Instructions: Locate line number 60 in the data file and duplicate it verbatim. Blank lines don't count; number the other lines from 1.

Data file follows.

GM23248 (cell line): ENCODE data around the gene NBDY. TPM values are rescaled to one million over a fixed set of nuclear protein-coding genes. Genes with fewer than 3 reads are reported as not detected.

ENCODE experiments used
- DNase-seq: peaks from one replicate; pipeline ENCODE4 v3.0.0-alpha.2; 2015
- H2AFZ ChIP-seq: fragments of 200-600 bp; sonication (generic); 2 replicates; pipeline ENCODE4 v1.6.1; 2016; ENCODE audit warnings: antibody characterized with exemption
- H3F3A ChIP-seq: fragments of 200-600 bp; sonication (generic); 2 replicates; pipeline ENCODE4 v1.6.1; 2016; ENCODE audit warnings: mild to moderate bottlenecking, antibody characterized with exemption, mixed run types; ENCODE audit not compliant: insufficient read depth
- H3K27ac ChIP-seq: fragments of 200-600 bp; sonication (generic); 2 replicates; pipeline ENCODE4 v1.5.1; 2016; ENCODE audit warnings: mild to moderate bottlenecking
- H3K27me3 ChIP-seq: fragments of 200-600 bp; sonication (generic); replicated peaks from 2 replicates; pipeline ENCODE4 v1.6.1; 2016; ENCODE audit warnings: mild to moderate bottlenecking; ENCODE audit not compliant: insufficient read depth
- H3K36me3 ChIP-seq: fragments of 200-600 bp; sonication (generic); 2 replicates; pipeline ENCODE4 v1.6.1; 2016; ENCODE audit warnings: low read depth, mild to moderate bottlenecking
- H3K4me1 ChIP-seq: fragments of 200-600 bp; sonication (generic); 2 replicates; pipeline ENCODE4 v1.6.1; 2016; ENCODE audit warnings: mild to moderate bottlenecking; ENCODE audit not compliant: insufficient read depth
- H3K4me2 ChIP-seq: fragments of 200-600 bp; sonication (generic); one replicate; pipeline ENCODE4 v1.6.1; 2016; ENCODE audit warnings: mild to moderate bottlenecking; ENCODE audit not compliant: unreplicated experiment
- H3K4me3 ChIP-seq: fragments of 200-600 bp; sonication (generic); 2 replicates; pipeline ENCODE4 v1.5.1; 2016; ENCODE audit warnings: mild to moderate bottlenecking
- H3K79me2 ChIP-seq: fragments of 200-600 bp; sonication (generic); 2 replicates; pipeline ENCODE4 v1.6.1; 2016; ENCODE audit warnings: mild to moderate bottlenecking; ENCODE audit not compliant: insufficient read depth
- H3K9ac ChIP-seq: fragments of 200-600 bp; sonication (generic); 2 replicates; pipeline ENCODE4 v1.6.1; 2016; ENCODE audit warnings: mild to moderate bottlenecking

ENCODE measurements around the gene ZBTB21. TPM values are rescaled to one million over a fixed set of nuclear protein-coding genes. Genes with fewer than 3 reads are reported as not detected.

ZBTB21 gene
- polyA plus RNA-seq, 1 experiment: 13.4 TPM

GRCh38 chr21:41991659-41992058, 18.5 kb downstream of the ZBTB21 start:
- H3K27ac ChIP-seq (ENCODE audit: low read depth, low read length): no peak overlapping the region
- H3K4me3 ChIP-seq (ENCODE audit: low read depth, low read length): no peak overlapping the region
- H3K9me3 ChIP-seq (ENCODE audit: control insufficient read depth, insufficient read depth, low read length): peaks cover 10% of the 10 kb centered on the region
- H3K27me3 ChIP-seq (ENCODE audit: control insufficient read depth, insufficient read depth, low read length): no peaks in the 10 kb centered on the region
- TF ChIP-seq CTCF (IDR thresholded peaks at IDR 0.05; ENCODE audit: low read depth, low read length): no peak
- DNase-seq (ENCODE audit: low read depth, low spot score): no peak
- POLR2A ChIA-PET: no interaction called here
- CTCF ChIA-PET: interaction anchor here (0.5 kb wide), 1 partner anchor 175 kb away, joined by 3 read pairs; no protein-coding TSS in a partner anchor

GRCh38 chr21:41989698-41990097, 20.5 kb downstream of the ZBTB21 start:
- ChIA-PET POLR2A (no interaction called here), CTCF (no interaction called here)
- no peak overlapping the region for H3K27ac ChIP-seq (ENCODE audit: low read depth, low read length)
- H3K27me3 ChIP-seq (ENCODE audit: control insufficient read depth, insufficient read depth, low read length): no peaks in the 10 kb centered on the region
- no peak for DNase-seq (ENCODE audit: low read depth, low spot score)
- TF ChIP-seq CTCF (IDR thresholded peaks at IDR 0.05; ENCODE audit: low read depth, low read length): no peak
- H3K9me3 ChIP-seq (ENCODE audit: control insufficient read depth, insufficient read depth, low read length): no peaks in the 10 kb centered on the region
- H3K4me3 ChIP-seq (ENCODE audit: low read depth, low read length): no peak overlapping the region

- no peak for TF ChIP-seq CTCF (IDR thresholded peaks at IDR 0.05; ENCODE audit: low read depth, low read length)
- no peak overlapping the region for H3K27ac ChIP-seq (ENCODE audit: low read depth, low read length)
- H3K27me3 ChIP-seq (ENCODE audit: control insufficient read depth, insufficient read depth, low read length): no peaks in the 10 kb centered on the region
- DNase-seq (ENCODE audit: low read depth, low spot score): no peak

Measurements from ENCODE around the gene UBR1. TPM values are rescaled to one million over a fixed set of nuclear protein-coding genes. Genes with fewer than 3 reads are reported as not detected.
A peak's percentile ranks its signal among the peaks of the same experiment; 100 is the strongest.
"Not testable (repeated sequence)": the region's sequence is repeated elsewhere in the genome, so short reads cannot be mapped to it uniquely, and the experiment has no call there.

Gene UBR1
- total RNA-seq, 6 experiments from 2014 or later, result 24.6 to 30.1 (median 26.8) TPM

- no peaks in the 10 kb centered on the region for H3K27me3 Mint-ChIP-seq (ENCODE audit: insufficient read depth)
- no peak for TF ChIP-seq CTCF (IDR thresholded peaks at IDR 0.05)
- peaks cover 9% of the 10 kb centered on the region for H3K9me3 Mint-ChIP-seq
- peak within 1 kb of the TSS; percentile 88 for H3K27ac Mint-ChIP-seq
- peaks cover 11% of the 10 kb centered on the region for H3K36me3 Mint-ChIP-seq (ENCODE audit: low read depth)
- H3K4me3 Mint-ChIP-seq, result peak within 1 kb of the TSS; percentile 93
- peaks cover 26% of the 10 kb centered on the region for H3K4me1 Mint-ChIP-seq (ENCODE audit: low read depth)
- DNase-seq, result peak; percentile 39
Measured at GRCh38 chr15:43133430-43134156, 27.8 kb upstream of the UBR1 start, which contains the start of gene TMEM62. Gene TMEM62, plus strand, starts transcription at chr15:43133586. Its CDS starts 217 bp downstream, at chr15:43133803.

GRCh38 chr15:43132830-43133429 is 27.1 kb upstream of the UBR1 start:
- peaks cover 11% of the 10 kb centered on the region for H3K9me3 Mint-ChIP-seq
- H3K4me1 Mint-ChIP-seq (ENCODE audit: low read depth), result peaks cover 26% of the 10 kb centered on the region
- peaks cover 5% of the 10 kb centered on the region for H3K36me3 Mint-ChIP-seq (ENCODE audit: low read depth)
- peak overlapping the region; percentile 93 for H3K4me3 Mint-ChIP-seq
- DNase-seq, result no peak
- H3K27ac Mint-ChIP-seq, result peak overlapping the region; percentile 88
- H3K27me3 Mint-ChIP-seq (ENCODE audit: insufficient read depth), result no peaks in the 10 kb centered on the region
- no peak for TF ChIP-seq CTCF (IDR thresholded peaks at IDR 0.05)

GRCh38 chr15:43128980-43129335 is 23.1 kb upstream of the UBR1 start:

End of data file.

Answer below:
- no peak for TF ChIP-seq CTCF (IDR thresholded peaks at IDR 0.05)